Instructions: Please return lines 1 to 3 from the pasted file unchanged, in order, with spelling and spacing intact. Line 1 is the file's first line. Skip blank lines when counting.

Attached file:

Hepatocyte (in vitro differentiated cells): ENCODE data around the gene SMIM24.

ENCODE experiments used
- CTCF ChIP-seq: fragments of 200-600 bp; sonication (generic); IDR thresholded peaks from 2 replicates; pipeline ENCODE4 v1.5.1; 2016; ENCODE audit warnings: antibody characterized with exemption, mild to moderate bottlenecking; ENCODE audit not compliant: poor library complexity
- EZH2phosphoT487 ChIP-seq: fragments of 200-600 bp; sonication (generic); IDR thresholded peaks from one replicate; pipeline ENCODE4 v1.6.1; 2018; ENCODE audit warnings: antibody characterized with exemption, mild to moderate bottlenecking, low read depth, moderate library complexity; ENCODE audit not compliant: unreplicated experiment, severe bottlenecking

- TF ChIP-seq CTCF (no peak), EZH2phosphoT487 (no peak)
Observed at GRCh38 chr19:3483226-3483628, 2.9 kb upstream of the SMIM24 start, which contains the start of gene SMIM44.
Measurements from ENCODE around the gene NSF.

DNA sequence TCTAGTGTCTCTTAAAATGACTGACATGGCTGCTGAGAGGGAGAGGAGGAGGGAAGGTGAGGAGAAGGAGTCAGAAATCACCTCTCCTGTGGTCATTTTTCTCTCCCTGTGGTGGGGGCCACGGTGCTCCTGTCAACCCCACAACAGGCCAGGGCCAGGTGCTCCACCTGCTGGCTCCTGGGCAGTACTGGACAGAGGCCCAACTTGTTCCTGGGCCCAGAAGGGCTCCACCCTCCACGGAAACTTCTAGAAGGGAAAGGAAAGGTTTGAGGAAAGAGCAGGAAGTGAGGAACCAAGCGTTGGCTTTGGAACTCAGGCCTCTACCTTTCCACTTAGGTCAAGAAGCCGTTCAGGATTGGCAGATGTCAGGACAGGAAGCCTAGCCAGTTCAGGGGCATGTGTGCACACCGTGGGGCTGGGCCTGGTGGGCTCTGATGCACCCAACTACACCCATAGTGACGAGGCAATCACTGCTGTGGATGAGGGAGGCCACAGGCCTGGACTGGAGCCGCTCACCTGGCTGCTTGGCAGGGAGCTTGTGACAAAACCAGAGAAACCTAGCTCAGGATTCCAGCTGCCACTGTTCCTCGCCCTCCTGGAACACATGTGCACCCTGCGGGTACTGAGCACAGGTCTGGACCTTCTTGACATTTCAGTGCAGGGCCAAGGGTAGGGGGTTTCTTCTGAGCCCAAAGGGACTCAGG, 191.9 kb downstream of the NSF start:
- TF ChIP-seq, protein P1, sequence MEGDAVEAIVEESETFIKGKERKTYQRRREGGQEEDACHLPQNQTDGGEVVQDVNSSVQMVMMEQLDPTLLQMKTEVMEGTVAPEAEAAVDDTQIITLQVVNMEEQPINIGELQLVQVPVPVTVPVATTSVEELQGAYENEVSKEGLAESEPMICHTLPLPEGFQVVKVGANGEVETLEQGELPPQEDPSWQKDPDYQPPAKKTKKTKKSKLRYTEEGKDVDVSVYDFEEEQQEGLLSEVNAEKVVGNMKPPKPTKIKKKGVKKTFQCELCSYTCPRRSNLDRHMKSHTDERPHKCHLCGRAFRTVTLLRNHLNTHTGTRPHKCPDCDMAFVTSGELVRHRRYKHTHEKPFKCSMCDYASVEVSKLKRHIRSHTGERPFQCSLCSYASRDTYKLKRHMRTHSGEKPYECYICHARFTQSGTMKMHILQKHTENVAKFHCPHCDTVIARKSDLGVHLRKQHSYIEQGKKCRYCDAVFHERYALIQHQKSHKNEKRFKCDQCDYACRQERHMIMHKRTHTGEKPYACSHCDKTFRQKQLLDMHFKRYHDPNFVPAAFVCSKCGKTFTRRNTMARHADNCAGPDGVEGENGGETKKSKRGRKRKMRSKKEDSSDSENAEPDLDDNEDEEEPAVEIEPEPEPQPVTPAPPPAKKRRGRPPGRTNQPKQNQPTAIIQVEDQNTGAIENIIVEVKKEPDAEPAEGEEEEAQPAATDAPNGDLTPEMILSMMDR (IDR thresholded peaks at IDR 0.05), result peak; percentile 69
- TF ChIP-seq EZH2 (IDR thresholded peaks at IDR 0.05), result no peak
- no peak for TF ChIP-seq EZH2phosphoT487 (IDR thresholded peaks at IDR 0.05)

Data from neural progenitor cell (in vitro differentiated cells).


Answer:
Hepatocyte (in vitro differentiated cells): ENCODE data around the gene SMIM24.

ENCODE experiments used
- CTCF ChIP-seq: fragments of 200-600 bp; sonication (generic); IDR thresholded peaks from 2 replicates; pipeline ENCODE4 v1.5.1; 2016; ENCODE audit warnings: antibody characterized with exemption, mild to moderate bottlenecking; ENCODE audit not compliant: poor library complexity